In Smith and Samuels v. State, 6 Md. App. 59, we held that the rules of Wade and Gilbert apply to pre-indictment, as well as to post-indictment lineups, and to other police-initiated pretrial confrontations that are not subject to fair and meaningful review later at the trial. We think it too clear to require discussion that, absent exigent circumstances, if the police intentionally arrange for a victim of a crime to view a suspect singly at the police station for the purpose of making an identification, such a confrontation cannot escape the strictures of Wade and Gilbert by characterizing it other than as a police lineup and, as such, not within the coverage of those cases. Similarly, any pretrial confrontation between a victim of a crime and the accused, arranged by the police for identification purposes, may be conducted under conditions so unnecessarily suggestive and conducive to irreparable mistaken identification as to constitute a denial of due process of law under Stovall v. Denno, supra. See also Palmer v. Peyton, 359 F.2d 199 (4th Cir.); Tyler v. State, 5 Md. App. 265. And while the question of whether the accused's right to due process was violated in the conduct of such a confrontation depends on the totality of the circumstances surrounding it, Gibson v. State, 5 Md. App. 320, it is readily evident that where the police, by pre-design, arrange a one-to-one confrontation between the victim and the accused in the police station, such a circumstance, of itself, would necessarily have great bearing on the question of whether there has been a denial of the accused's Fourteenth Amendment right to due process of law. See Stovall v. Denno, supra, at page 302, where the Supreme Court noted that "The practice of showing suspects singly to persons for the purpose of identification, and not as a part of a lineup, has been widely condemned."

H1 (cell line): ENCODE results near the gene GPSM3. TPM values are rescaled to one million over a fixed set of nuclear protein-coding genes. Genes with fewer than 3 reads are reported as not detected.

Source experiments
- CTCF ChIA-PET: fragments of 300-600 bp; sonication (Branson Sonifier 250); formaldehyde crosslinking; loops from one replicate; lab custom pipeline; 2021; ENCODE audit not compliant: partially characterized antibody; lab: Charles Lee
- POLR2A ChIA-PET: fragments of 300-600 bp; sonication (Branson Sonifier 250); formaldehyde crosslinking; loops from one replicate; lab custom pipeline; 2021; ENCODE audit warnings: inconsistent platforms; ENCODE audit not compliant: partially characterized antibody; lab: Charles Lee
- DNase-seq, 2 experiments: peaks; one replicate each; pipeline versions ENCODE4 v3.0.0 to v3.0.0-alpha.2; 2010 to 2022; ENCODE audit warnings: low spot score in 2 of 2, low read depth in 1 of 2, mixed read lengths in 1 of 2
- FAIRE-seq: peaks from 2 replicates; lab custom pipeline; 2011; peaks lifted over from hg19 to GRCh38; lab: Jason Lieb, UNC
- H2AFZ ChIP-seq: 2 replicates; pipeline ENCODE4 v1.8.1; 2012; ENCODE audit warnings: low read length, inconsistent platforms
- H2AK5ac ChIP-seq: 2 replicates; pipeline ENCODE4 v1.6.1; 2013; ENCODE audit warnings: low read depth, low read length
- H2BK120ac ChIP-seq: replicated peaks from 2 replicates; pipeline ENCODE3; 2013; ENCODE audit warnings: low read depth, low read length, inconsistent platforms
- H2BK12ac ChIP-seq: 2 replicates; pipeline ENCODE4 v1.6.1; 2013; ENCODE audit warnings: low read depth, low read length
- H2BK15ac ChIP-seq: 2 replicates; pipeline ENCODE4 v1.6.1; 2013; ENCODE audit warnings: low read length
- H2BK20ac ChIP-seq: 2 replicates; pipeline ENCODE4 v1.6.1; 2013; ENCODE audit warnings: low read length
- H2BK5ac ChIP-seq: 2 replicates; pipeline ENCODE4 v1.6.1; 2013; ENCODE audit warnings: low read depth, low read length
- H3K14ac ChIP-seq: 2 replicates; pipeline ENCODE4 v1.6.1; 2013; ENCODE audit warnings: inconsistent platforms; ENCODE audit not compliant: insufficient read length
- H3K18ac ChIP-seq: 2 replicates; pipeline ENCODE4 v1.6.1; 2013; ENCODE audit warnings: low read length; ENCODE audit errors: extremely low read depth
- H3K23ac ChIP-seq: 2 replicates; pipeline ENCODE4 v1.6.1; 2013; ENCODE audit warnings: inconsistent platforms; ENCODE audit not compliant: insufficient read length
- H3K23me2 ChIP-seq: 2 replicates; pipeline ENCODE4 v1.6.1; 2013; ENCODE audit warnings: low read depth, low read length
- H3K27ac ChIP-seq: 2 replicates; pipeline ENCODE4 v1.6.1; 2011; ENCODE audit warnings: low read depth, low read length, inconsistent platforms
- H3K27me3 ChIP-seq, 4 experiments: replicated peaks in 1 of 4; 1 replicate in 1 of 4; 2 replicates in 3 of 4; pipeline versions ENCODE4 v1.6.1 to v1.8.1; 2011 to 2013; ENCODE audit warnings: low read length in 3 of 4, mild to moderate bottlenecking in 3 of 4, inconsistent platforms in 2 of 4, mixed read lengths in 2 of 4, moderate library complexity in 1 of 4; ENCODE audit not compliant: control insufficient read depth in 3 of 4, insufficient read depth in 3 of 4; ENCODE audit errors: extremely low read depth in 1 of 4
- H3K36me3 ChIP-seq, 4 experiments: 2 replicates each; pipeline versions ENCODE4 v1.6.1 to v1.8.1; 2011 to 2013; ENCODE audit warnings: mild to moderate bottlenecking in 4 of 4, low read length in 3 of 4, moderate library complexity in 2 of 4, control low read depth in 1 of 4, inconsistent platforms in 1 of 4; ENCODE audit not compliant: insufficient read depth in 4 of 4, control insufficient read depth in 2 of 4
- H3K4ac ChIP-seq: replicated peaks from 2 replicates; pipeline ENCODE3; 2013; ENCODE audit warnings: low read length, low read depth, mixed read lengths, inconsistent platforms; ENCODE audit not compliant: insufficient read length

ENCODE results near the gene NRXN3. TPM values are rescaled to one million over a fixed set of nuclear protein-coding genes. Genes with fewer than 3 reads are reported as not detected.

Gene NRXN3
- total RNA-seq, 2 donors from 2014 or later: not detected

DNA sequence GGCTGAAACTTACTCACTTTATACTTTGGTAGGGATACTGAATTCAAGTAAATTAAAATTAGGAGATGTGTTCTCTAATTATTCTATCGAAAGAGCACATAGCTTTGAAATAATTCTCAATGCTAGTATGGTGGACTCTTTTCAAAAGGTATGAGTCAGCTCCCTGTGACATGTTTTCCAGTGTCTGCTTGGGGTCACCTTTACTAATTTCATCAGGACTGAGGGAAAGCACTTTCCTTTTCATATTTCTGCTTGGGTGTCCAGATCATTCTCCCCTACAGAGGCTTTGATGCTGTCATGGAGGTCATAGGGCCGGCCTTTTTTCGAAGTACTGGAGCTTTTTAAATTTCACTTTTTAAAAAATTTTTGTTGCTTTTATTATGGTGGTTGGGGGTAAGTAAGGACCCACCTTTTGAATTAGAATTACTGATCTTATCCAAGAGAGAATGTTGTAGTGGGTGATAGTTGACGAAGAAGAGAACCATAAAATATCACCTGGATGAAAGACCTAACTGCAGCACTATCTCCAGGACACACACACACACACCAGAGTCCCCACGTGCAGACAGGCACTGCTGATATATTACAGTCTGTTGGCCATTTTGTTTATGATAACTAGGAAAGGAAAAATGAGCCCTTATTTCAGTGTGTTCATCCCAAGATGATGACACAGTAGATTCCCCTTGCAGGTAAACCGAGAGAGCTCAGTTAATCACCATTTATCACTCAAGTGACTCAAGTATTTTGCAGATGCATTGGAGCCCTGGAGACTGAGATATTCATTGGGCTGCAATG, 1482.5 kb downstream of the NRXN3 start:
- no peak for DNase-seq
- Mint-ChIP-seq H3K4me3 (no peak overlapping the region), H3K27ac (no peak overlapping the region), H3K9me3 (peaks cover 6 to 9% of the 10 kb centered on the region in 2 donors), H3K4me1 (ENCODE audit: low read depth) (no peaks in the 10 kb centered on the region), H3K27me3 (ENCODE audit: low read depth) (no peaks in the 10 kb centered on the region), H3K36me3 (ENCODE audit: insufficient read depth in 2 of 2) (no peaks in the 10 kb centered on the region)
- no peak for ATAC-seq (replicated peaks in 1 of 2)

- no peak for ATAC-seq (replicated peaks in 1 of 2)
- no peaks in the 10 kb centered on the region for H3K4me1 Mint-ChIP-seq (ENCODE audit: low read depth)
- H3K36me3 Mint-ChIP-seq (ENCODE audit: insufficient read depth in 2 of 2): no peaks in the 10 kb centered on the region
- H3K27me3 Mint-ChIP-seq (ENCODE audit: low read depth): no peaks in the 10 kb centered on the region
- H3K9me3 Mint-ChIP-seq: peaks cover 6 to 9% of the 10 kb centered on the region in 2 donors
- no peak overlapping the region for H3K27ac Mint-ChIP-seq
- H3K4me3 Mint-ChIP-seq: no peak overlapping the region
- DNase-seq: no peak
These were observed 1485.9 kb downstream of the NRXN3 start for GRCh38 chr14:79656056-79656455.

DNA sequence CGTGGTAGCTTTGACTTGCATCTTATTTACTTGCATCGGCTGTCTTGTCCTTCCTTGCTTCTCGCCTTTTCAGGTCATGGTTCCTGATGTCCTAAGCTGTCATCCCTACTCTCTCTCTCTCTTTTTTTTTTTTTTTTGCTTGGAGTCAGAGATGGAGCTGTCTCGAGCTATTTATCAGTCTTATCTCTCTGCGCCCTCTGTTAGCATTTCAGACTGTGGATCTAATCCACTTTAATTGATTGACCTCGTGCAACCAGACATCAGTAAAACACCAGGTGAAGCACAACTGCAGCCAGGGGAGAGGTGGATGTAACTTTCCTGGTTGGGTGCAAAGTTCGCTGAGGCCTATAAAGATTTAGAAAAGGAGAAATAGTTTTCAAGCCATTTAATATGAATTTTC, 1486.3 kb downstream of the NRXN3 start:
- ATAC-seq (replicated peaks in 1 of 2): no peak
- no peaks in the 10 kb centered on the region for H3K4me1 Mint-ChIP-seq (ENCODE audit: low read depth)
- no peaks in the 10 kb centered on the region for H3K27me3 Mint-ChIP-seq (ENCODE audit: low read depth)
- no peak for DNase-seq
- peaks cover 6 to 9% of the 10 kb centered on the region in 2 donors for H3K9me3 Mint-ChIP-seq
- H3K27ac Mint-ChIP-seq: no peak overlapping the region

It is now well settled that where a pretrial confrontation is illegal either because the accused's right to counsel *235 was violated or because such confrontation constituted a denial of due process, the in-court identification of the accused by the witness at such confrontation is to be excluded from evidence unless the prosecution establishes by "clear and convincing evidence" that the in-court identification was based upon observations of the suspect other than the pretrial confrontation identification, viz., that it had an independent source. But evidence that the witness made an extrajudicial identification of the accused at the illegal confrontation is per se excluded and the State is not afforded an opportunity to show that that testimony had an independent source. And where evidence of an illegal extrajudicial identification is admitted at the trial, it constitutes prejudicial error unless its introduction can be found harmless beyond a reasonable doubt. Bailey v. State, 6 Md. App. 496; Paul Smith v. State, 6 Md. App. 23; Palmer v. State, 5 Md. App. 691; Bowen v. State, 5 Md. App. 713. Conversely, where the court finds that the pretrial confrontation was legal, an in-court identification by the witness present at the pretrial confrontation is admissible as substantive evidence. If such witness made a lawful pretrial identification, his testimony to that effect is also admissible, and the testimony of a third party present when such pretrial identification was made is likewise admissible, provided the out-of-court declarant is at the trial and subject to cross-examination. See Smith and Samuels v. State, supra, at page 68.